Four Anxious Hours on the Phone and Then Some

The next step was to get the patient admitted to the university hospital, and to do what I could to ensure that his treatment was started without delay, even though this would be a late-evening hospital admission. I called the hospital operator and asked for the pager number of the hematology attending physician on call. The operator told me she could not give me that number. I reminded her that I am a clinical professor at the medical school, but to no avail; she still would not give me the number. She did say, however, that she would page the hematology attending physician and ask her to call me.

After several attempted calls back and forth, the attending physician and I finally did connect. But she informed me that I needed to speak to the leukemia attending physician, not the hematology consult attending.… Back to the hospital operator. After several more back-and-forth calls, I spoke with the leukemia attending physician, who assured me she would check on bed status, arrange the admission, and call me back to confirm that all was set. By this time, the patient was in the air. I left a message on his cell phone and then called his wife to update her as well. Wonderful, I thought—all is now arranged. Finally, after nearly 4 anxious hours on the phone, I could relax.

In some cases, a few telephone calls can make the difference between life and death.
— Paul L. Weiden, MD, FACP

Tweet this quote

But a couple of hours later, I realized I had not received that confirmation call from the leukemia attending physician or from the hospital. Had the admission really been arranged, or had there been a glitch? So, I tried to reach the leukemia attending physician again, but we could not connect. Also, copies of my office notes and the cytogenetic confirmation of the diagnosis from the Seattle reference laboratory had been faxed to my home office, but I needed to get all of this information to whoever was going to be seeing the patient at the hospital that evening to be sure he received his ATRA without delay.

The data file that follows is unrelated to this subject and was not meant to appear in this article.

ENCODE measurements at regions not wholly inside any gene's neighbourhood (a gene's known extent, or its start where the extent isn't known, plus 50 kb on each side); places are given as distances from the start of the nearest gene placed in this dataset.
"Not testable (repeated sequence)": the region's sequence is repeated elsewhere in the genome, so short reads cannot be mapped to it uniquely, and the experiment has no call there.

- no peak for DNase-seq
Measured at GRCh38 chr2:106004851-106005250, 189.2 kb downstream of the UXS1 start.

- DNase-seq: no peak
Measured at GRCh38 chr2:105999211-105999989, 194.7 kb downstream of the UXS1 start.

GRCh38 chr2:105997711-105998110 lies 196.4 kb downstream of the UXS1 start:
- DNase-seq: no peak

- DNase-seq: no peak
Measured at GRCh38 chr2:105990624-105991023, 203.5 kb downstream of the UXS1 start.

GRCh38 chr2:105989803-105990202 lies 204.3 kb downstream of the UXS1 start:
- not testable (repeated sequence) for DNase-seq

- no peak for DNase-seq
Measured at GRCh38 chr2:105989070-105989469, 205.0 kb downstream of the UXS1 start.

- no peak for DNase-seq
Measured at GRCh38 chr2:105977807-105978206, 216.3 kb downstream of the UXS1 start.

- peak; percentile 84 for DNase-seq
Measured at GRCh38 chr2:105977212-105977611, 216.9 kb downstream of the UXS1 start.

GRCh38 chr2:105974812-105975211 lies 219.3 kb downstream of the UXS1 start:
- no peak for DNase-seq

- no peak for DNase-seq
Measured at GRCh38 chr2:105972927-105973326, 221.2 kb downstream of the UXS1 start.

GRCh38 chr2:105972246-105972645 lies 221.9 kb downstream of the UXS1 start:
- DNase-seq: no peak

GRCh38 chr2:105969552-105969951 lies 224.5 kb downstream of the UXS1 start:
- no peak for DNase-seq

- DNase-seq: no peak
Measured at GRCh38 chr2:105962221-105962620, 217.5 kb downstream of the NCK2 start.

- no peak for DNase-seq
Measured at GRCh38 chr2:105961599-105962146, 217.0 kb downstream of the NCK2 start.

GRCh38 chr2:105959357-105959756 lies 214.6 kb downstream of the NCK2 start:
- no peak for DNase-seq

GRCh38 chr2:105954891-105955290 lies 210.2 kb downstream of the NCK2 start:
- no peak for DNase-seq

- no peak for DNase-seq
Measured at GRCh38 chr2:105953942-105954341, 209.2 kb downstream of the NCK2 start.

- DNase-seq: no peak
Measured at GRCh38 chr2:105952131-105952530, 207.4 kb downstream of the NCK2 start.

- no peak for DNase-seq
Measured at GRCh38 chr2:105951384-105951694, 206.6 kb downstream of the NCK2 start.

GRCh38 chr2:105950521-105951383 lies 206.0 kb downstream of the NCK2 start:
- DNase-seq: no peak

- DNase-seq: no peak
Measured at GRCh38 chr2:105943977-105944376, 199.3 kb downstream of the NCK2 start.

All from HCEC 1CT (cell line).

More phone calls to hospital admitting and to the leukemia floor. The receptionist told me to fax her the information, but when I called her back 30 minutes later to confirm receipt, I was informed: “Oops, it looks like that fax machine is not working, please try another number….” Finally, I did connect with the leukemia attending physician. I learned that a bed was available and that they had received the second fax and had all of the necessary data. I was promised by the attending physician that she would not leave the hospital until the patient was seen and his therapy started.